Packing 101: Pay Attention to the Small Stuff

Few things can ruin a would-be stellar trip like realizing you forgot something really important. With this guide to packing, you won't have to learn the hard way.

Even the most experienced campers can benefit from taking the time to write out a packing list in advance. (Isaac Lane Koval/iStock)
backpacking

Since childhood I’ve prided myself on being a great “big picture” adventure companion. I’ll carry heavy loads without complaint but I can’t remember the finer points like packing sunscreen, TP, or a change of socks. So maybe I shouldn’t have been put in charge of utensils for a little team of three on my first trip to the summit of Mt. Shasta ten years ago.

We hiked a solid half-day up to our 10,400-foot-high camp at Helen Lake before I realized I’d forgotten the utensils. Our group dynamic deteriorated fast when we started discussing how we’d eat boiled foods with our hands as the sun was setting. Just as voices began to rise, a stranger named Haiku appeared with an extra set of plastic ware he had lifted from Taco Bell.

The lesson? I now make a physical list of necessities that I cross off with a pen as they enter my pack or vehicle before heading out on a camping adventure. This is a particularly helpful tip for the new campers because it makes getting ready for your first car camping trips way less overwhelming. Sit by a computer and research what you need to bring and take a good hour or so to put a list together. The time it takes to craft the list will decrease dramatically the more you go camping.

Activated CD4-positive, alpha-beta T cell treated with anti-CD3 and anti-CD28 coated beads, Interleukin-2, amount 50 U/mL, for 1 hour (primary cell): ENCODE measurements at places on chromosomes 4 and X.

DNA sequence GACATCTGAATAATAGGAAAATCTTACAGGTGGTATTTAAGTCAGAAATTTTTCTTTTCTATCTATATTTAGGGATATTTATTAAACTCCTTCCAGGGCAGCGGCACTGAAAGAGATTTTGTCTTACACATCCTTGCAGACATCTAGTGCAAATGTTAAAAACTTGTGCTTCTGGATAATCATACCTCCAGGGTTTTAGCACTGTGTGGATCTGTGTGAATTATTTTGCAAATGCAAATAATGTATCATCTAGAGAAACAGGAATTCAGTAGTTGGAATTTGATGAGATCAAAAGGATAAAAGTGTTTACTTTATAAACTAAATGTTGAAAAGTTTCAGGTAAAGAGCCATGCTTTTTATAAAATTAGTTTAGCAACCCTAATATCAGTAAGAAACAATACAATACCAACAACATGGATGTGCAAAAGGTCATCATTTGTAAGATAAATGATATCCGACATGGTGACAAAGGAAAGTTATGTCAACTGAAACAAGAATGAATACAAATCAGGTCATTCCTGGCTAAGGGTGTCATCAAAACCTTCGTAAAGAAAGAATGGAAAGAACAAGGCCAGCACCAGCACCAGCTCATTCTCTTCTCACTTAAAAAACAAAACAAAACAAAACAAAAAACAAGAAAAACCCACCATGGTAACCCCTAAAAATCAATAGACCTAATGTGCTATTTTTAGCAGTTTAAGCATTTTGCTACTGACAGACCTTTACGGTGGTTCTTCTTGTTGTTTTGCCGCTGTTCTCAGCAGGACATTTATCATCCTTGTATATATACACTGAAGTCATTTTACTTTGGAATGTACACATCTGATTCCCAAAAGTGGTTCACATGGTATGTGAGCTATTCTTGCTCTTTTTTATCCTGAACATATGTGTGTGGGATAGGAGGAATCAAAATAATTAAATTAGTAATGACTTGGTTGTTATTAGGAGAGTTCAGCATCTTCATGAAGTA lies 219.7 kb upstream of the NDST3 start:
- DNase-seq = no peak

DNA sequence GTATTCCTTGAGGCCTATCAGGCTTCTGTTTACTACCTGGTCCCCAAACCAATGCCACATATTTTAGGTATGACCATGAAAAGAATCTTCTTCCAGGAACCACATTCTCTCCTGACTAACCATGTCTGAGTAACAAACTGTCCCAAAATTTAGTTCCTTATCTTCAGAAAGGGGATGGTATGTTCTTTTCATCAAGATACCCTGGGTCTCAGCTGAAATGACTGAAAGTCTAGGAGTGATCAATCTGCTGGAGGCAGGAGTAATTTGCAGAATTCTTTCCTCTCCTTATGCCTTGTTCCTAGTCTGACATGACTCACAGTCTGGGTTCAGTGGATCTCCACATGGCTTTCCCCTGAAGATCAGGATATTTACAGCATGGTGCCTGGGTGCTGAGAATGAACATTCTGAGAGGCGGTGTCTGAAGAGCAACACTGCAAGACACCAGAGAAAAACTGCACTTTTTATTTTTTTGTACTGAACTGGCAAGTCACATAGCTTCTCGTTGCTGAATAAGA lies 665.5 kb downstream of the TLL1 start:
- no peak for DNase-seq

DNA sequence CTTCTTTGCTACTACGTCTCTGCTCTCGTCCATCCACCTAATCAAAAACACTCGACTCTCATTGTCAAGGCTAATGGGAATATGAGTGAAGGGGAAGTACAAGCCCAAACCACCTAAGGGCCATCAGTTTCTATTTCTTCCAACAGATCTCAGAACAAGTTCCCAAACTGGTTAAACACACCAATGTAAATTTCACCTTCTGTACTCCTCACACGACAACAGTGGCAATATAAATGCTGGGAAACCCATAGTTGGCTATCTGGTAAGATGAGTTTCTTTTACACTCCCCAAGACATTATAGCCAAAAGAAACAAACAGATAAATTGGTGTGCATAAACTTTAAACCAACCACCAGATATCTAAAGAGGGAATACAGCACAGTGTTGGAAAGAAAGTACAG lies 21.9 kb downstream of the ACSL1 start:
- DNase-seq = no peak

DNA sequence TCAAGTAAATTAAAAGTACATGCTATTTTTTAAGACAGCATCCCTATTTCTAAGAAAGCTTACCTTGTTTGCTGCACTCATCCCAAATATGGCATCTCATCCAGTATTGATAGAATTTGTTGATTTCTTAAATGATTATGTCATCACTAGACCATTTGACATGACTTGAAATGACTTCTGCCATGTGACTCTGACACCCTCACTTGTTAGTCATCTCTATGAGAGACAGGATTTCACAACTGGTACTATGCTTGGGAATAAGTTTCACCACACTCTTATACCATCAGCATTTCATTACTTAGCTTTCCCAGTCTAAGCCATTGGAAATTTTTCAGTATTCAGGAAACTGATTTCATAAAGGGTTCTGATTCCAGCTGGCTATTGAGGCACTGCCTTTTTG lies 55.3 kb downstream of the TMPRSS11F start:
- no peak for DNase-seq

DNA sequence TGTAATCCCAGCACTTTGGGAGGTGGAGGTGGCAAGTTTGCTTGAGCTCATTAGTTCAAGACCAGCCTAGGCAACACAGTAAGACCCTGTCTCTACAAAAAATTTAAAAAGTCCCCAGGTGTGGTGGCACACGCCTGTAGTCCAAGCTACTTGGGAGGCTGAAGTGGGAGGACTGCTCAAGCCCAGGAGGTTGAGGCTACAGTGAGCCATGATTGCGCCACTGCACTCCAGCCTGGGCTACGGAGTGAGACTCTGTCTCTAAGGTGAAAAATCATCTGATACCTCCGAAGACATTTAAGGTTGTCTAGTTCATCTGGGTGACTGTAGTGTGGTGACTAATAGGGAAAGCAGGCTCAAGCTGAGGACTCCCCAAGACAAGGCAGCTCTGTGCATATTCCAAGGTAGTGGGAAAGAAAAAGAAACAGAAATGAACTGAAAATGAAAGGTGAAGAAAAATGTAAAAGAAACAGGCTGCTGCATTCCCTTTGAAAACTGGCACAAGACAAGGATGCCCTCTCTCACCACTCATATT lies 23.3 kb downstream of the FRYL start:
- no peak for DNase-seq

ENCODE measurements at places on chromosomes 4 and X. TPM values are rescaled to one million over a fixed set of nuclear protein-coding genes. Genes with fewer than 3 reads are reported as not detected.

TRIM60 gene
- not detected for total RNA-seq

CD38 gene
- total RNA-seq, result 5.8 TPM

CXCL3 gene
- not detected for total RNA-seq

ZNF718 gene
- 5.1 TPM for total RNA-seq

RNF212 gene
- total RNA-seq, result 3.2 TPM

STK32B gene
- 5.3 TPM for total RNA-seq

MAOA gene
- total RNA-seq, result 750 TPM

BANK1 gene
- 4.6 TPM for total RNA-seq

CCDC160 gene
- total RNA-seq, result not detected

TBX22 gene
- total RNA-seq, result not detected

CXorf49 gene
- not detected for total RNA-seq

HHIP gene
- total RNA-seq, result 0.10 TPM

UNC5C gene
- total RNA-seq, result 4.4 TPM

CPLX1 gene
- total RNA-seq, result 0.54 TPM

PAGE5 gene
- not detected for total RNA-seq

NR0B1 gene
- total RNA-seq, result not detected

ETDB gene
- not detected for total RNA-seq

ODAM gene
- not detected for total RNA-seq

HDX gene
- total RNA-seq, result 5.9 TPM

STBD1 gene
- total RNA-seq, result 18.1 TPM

Pay close attention to the smaller camping accessories because, while you rarely forget the Yeti Cooler or the Coleman Stove, the things you’ll to need to eat the food you cook can be nearly as important. 

Don’t be scared to over-pack as a beginner. My lifeline for efficient car camping is an $8 plastic bin from Home Depot that I keep filled with all of my cookware and accessories that I know I will need. That bin used to be extremely full, but I have culled it down to exactly what I need over the years. No matter what you bring the first time, you can remove things like the specialty S’mores roaster (a stick works great) that you don’t use. 

There are, however, a few items you should take right off the bat. Wrap a lighter in duct tape and throw it in your bin. That combo has proved to be one of my most essential pieces of camping gear. Make sure you bring at least one tarp that is big enough to cover your tent and one that can go under it. They won’t cost you more than $15 and may be the difference between a fun, adventurous rainy camping trip, and a soggy nightmare (literally). Finally, and perhaps most important, a nice multi-tool like the Leatherman Wave will serve you well in a variety of situations, from cutting up salami to fixing your stove. Trust me.

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